Thursday, 08 May 2014 16:48

College Majors at SUNY Oswego

Written by
Write a comment
College Majors at SUNY Oswego Supplied photo

     College costs have people asking this question, which major is going to help them land a well paying career? And it's not a surprise that this question also resonates among Oswego State students.

     According to the NACE Salary Survey 2014 edition, engineering and health-related majors are making the most money after graduation, while social science and communication majors rank low on the scale.

     So, what majors are SUNY Oswego freshmen applicants choosing to study? Of the 10,000 applicants for the fall of 2014, 494 are applying for broadcasting and communication, which earn an average starting salary of $47,400. Approximately 850 students are applying for psychology where most beginning salaries earn $36,000.

     Let's not forget the students applying to majors that will pay them back. Business administration has 847 applications for the incoming freshmen class. Although, not much higher, applied mathematics majors make approximately $55,000 starting salary.

     "I think income, the job market, and television/social media all play a role on what students select for a major," said Breanna Smith, an admissions counselor at SUNY Oswego. "Yes, students want to make money, and their parents want them to make money, and that is sometimes the bigger push."

     "I chose to major in chemistry because I wanted to make money," said Megan Carroll, a sophomore at SUNY Oswego. "But, I realized that wellness management put me on a more direct path to my dream job, which is to become a physician's assistant."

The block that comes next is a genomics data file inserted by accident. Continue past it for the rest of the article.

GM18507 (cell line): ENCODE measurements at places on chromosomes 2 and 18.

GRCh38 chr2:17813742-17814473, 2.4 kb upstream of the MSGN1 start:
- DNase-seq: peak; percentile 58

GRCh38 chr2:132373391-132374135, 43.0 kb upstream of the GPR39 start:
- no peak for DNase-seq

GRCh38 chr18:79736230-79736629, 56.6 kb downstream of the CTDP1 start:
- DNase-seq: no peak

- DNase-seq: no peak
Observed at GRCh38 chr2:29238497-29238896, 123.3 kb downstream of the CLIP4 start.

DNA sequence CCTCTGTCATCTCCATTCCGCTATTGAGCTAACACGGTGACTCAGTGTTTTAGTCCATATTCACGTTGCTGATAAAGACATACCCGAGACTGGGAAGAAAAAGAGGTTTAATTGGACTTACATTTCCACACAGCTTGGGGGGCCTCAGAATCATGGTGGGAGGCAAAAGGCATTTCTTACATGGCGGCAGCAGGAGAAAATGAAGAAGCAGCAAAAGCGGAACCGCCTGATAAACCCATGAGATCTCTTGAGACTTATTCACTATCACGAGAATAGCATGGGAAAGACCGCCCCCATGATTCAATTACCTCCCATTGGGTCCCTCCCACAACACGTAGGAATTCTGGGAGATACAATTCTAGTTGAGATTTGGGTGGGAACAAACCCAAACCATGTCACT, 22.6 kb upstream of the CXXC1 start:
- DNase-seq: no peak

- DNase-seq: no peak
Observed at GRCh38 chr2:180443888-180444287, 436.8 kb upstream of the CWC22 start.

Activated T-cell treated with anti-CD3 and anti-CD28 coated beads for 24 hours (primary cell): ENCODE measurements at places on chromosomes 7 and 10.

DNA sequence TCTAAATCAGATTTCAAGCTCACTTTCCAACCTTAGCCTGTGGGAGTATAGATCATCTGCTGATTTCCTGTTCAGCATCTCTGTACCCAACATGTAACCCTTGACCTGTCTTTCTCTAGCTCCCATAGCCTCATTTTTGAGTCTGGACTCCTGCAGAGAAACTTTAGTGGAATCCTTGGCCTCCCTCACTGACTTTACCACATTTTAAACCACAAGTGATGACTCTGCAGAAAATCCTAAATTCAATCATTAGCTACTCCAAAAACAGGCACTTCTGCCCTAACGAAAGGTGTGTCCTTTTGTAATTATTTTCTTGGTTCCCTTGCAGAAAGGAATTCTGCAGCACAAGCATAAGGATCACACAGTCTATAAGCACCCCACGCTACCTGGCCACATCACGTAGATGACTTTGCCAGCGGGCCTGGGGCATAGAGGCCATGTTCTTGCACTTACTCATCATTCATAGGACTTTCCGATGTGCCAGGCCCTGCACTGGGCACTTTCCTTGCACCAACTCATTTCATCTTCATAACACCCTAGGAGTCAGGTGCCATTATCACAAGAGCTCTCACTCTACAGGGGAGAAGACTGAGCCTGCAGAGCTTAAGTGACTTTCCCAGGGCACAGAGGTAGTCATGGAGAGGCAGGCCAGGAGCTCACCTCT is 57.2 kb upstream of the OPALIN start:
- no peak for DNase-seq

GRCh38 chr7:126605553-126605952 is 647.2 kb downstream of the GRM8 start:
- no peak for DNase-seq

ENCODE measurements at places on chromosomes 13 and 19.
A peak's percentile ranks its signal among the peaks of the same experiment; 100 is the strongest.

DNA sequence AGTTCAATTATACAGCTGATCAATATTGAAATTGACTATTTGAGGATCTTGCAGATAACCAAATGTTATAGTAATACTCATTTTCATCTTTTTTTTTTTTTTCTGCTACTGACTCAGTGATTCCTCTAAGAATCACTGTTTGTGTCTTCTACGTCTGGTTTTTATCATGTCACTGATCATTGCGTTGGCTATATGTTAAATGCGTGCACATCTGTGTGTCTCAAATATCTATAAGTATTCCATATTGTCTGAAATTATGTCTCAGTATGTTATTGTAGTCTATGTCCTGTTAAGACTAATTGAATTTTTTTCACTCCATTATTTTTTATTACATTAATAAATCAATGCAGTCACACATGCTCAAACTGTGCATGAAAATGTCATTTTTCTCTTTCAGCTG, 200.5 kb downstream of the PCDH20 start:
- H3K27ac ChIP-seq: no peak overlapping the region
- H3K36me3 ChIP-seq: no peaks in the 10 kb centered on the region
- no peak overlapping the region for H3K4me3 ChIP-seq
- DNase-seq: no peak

In contrast, Gary Morris, director of career services and the Compass at SUNY Oswego, said students are looking at work-life balance and benefits, more than at salary.

     Smith feels that the glamorization of medical and law dramas, as well as the number of cop shows, such as Grey's Anatomy and CSI, influence the majors that students choose.

     "I chose to study PR because it sounded cool," said Saad Benanni, a senior public relations major at SUNY Oswego. "Then when I began taking courses I realized it wasn't as entertaining as its made out to be, and is certainly a lot of work." He has an account supervisor job lined up at Yelp in New York City for July 2014, which isn't exactly public relations, but it's "close enough."

     Multiple types of engineering and computer science, are the majors making the most money, according to the NACE Salary Survey.

     SUNY Oswego offers computer and electrical engineering that earns a starting salary of $66,000. Computer Science majors earn $52,000 as a starting salary and increase to $63,000 mid-career.

     "We have seen our computer science and electrical and computer engineering numbers increase because their is a higher demand for those jobs," Smith said. "The job market plays a role as well. Our education numbers have been decreasing because currently in New York State it is hard to land a teaching job."

     Of the 10,000 applicants for 2014, 2,131 are undeclared. Smith said SUNY Oswego has many options for undeclared students and tells them that they aren't alone when they express concern about not knowing what to do with their lives. "Being undeclared is good to look at all the options and sample different disciplines," said Morris.

     Smith was a business major when she entered SUNY Oswego and quickly decided it wasn't for her. After taking a general education psychology course she "fell in love with it" and changed her major. Smith tells students who are worried about declaring a major that "SUNY Oswego has general education requirements that give you a variety of classes and might introduce you to a subject that you never knew you would like."

     Eighty percent of Oswego State alumni are in their chosen career field. Ninety percent of graduates move on to graduate school or have a job a year after graduating with their bachelor's degree.

     SUNY Oswego has 110 majors to choose from, ranging from communication to computer engineering, and many options in between. SUNY Oswego also creates the opportunity for students to double major, or select a minor and still graduate within four years, in most situations. "College is what you make of it," said Morris. "It all depends on the student and their thought and effort."

Write comments...
symbols left.
or post as a guest
Loading comment... The comment will be refreshed after 00:00.